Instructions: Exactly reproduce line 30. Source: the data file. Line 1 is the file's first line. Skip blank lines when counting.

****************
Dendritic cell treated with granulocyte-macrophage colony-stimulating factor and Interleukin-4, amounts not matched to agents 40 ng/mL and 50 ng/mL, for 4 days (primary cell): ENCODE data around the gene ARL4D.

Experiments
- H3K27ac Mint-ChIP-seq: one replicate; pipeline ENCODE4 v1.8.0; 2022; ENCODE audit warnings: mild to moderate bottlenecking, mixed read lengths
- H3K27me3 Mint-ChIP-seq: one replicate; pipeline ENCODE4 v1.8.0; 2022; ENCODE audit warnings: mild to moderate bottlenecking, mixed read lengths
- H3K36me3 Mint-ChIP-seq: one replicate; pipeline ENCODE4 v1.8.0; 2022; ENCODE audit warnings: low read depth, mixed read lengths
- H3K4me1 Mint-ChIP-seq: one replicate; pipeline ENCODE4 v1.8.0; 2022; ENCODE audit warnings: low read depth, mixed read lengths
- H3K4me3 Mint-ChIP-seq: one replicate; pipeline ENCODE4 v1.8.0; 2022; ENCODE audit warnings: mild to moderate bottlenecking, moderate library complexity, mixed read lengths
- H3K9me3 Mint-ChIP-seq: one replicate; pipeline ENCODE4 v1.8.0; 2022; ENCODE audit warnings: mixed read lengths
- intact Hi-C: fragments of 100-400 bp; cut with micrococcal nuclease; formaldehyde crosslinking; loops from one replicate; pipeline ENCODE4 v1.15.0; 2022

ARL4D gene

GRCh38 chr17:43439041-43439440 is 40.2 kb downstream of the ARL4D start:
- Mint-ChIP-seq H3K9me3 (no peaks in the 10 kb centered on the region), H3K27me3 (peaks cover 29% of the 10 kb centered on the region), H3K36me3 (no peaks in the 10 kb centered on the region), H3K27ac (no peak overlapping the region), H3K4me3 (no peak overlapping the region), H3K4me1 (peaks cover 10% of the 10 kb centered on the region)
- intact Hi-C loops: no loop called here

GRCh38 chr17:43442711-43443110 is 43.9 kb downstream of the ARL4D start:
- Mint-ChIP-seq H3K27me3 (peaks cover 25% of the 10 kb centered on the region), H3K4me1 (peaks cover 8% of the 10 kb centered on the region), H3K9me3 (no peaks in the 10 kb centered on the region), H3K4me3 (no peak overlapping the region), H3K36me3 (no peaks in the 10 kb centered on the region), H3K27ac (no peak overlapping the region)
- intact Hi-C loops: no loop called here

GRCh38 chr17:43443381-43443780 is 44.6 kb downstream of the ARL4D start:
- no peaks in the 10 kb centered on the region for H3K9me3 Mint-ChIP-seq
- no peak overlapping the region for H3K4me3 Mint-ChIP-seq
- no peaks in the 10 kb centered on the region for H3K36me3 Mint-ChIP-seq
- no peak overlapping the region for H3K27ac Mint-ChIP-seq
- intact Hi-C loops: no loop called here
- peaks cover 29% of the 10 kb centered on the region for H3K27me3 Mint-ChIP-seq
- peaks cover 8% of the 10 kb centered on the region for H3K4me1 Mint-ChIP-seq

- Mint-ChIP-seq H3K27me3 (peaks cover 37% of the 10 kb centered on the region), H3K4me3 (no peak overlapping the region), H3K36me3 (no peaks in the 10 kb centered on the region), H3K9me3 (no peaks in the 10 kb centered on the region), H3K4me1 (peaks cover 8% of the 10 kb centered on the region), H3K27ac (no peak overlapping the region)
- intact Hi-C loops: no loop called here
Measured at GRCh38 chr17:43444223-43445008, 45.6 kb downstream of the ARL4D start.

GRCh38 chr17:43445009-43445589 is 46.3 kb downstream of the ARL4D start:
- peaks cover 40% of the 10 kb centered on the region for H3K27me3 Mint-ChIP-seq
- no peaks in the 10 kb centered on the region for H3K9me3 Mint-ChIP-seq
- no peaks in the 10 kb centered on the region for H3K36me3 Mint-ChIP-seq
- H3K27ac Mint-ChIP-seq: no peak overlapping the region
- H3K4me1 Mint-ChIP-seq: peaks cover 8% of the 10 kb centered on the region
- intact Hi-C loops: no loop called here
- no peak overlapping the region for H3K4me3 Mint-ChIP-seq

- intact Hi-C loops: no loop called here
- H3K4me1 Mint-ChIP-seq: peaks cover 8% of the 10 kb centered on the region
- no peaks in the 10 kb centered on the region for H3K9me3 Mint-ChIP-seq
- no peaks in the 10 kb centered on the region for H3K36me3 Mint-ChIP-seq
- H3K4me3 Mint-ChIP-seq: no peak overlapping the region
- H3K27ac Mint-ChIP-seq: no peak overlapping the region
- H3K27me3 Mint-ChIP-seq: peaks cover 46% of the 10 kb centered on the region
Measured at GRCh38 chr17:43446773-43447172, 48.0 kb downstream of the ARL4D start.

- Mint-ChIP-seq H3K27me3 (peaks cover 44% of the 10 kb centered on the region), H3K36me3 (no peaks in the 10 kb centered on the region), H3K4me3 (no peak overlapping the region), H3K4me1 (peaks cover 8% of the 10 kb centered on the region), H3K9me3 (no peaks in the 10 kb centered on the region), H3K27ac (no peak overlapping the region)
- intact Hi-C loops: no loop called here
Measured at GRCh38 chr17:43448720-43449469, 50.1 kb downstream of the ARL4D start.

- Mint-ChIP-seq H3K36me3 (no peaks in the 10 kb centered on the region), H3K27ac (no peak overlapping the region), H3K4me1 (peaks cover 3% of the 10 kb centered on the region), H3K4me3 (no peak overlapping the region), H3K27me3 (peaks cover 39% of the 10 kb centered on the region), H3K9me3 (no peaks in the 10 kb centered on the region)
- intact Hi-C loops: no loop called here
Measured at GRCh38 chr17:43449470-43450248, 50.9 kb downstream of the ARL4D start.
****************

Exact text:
- no peaks in the 10 kb centered on the region for H3K9me3 Mint-ChIP-seq